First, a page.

What is worse in real estate than a market where buyers feel prices are too high and don't raise their bids and sellers think prices are not high enough and are not willing to negotiate? Gridlock markets are possibly the most frustrating for agents.....and the consumer.
In the past few years in numerous areas around the country negatively impacted by the SALT tax deduction limitation, many homeowners were simply unable to sell their large home with high real estate tax bills. The devaluation that happened by this gridlock - mostly in some suburbs - was astounding. It also put lives and planning on hold. New COVID-related demand re-awakened and unlocked these stagnant and de-valuing markets, a combination of new interest in larger homes outside of large cities as well as pricing that had become super-attractive....and much lower than three years before when the valuation decline began. There is one upside to gridlock: With far fewer actions/transactions, no clear pricing trends register. Unfortunately, the few transactions that do happen can often register large price declines and sway averages, something that drives valuation perceptions. This too can create demand. Like all gridlock moments, sooner or later they end too and after a period of gridlock, a wave of activity can be unleashed, mostly via perceived value.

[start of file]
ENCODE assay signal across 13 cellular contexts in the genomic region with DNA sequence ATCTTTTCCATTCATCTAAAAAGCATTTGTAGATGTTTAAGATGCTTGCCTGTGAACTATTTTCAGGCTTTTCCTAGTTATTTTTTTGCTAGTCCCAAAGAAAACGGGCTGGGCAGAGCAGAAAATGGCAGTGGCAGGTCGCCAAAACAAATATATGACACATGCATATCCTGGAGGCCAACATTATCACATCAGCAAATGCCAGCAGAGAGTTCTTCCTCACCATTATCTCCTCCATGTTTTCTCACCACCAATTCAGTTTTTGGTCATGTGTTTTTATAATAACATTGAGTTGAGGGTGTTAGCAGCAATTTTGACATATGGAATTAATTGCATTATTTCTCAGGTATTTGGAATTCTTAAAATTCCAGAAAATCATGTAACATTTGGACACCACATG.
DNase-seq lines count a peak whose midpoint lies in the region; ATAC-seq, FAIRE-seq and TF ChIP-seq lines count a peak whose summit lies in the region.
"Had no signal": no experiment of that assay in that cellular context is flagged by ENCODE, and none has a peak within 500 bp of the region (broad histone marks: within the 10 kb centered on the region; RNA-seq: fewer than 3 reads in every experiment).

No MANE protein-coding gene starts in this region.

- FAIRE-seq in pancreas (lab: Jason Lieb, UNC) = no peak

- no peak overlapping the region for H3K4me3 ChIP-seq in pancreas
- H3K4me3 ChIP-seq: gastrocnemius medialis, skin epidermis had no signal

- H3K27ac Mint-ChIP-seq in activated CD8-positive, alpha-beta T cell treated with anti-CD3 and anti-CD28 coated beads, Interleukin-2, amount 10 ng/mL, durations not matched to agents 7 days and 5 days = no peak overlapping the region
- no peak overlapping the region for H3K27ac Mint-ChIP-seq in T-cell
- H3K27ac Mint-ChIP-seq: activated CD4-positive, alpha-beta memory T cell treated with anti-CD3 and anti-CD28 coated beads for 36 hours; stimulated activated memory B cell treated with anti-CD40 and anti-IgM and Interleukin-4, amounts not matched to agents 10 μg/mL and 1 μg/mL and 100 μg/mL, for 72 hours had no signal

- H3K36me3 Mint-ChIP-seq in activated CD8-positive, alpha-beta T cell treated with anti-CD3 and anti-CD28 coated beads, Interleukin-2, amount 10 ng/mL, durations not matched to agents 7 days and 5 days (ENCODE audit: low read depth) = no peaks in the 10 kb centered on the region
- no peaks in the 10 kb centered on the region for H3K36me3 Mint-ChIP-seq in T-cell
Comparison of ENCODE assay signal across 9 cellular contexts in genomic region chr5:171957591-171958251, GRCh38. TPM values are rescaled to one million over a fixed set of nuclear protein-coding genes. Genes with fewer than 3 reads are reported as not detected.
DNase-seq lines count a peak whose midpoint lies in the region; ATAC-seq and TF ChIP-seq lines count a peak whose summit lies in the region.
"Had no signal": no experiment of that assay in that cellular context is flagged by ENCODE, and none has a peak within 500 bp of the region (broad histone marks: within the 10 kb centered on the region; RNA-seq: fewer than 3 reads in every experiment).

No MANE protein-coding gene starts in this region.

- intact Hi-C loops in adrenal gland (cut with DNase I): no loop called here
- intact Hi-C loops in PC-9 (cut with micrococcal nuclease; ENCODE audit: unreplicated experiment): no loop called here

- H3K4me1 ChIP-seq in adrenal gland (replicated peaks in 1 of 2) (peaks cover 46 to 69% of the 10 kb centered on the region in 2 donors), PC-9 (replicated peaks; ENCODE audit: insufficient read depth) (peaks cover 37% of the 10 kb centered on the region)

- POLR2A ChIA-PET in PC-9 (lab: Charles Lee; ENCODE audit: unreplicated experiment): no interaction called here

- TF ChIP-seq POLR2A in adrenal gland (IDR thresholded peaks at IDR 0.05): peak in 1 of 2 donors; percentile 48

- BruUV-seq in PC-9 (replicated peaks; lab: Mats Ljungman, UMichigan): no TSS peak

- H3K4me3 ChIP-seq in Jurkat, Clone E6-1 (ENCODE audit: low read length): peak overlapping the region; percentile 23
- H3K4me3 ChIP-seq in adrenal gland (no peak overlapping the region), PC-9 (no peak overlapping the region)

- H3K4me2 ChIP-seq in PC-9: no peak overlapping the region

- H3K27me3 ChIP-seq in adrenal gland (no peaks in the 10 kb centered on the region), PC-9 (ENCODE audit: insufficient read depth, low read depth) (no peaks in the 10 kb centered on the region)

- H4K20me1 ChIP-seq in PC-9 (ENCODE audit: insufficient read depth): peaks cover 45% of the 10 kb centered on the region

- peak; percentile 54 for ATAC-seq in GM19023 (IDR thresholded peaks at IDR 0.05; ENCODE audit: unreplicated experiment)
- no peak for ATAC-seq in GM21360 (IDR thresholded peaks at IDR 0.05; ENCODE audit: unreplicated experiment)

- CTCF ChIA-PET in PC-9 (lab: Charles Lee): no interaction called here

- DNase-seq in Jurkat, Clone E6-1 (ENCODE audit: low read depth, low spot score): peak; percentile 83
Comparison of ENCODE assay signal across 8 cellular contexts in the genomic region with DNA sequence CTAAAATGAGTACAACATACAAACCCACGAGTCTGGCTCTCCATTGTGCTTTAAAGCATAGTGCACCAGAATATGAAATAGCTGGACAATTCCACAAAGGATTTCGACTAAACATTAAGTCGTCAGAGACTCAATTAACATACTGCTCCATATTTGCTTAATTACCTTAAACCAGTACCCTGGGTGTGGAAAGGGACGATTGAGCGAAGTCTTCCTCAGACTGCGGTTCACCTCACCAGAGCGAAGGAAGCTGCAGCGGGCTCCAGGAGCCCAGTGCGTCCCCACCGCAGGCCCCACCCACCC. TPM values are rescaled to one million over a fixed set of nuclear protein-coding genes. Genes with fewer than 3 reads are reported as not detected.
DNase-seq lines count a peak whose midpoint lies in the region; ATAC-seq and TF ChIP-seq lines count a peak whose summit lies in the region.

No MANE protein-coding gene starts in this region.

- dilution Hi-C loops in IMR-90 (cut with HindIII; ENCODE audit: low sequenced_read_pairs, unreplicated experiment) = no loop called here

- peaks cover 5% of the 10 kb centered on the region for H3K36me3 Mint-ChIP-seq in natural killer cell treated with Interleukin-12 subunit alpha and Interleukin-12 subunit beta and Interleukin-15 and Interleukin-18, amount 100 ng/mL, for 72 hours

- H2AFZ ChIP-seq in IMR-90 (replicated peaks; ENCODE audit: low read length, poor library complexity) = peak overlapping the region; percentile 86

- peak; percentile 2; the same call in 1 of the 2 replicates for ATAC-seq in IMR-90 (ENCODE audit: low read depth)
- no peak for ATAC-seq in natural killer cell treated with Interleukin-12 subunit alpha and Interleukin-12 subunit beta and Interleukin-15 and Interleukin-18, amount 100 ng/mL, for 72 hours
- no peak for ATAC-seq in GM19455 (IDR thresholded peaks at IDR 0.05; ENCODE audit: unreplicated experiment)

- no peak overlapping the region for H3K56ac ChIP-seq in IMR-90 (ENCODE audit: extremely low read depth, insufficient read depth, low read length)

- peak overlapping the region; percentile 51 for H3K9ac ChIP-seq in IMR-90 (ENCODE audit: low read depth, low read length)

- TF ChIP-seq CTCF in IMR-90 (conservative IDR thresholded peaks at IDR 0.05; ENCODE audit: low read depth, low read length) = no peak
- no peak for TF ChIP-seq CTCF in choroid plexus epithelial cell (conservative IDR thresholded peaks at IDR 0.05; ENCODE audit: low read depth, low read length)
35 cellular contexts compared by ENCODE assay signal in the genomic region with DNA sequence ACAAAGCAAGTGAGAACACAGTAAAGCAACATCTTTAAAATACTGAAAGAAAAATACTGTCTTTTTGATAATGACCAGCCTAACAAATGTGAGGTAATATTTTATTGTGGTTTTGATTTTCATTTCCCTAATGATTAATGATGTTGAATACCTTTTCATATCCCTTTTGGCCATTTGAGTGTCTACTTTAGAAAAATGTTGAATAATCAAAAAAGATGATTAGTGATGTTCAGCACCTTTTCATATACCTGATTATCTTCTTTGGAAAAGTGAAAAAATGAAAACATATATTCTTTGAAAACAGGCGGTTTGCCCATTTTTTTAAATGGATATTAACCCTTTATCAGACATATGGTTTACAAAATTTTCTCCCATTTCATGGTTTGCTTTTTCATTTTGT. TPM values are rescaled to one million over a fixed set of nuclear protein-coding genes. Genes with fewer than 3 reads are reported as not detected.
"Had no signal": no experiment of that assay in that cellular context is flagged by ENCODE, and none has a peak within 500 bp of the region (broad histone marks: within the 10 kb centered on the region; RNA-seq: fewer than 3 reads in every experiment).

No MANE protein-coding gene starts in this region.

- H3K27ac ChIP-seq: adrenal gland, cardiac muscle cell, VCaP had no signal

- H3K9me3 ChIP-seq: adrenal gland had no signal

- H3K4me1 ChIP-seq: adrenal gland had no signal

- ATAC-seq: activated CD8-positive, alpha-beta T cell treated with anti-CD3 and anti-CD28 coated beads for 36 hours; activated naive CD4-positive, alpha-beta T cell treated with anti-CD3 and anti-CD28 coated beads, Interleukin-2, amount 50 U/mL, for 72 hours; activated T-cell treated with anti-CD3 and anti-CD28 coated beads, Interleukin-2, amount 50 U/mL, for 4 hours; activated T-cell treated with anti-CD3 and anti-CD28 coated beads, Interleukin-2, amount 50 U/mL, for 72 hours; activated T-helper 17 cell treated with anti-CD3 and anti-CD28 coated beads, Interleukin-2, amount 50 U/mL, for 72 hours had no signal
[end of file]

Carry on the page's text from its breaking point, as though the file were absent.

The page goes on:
Gridlock is frustrating for everyone: buyers, sellers, and agents. A free-flowing market with a healthy balance between buyer and seller expectations is the best kind, but very rare. So is gridlock good? I don't think so. Holding up people's lives is never a good thing in my humble opinion. Unfortunately, these gridlock markets do and will continue to happen....and then like all markets they too will unlock.